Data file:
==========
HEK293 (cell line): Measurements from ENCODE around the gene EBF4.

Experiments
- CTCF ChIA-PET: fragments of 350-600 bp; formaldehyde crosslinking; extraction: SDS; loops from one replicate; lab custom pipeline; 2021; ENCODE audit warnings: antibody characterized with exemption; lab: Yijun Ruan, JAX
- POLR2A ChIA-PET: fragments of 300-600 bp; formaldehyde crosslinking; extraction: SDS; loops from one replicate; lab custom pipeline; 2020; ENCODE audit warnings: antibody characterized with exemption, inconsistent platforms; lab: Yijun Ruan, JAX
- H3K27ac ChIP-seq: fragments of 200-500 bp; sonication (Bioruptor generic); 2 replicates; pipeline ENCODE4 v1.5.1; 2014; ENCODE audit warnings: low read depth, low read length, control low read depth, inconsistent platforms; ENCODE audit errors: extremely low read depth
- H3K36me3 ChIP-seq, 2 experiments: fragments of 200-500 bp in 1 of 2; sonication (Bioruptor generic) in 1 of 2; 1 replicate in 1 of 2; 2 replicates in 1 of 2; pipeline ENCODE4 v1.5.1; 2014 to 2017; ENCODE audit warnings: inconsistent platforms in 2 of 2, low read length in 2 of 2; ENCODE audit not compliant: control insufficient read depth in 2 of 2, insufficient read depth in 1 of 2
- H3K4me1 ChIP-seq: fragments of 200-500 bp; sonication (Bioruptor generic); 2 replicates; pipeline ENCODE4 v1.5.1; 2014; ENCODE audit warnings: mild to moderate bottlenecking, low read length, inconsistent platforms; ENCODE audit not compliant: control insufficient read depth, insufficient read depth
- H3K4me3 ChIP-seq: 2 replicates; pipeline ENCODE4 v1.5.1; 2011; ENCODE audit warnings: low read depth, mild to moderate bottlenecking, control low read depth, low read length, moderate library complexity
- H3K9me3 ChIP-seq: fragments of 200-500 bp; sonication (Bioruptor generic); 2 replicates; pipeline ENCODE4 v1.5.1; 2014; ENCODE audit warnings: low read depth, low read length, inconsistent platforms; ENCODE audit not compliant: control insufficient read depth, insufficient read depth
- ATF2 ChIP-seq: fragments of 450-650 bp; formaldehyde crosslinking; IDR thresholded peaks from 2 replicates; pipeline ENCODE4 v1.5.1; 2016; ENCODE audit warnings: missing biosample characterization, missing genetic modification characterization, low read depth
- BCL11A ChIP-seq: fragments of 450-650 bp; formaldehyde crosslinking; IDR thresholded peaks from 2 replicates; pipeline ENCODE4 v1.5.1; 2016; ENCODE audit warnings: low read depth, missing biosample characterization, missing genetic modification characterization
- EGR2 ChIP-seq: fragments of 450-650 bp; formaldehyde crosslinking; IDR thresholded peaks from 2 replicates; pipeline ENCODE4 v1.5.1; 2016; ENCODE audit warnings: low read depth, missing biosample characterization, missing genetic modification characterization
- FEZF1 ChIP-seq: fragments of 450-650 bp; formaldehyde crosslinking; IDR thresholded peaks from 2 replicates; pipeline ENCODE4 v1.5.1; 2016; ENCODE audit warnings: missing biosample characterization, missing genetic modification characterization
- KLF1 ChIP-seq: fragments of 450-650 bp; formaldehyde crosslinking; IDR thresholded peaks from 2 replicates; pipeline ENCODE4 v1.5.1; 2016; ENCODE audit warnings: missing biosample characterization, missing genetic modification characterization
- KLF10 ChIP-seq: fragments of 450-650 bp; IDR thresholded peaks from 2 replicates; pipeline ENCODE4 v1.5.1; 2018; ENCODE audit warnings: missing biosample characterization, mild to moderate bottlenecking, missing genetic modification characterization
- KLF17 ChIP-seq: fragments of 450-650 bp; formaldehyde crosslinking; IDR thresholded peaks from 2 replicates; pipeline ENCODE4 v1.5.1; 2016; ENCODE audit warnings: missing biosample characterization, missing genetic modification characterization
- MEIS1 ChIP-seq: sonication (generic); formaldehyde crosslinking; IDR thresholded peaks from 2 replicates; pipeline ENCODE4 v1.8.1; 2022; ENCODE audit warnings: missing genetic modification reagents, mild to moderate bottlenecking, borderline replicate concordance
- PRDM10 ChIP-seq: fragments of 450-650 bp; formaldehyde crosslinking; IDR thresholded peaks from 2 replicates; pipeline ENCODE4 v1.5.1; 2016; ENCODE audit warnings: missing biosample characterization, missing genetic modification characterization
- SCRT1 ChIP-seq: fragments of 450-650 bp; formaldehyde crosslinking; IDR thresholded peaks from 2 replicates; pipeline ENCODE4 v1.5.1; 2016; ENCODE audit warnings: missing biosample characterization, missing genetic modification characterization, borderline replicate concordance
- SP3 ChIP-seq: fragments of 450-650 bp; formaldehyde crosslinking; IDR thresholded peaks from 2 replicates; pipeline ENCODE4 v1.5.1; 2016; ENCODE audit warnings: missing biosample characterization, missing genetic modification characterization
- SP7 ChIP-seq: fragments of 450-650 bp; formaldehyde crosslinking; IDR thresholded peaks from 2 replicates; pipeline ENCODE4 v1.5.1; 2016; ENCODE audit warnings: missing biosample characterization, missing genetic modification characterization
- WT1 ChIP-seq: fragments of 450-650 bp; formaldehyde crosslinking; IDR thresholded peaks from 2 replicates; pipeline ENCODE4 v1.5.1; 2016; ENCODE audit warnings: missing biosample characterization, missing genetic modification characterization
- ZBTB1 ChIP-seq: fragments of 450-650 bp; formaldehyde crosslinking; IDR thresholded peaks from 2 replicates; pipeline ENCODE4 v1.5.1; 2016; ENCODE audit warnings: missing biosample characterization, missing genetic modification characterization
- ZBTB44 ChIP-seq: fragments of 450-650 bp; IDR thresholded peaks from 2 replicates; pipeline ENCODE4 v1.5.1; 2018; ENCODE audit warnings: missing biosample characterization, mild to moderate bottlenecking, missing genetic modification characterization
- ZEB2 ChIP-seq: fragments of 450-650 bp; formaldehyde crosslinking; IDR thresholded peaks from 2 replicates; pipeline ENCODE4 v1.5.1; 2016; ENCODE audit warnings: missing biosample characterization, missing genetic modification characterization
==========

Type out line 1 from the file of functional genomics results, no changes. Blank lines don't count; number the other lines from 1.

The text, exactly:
HEK293 (cell line): Measurements from ENCODE around the gene EBF4.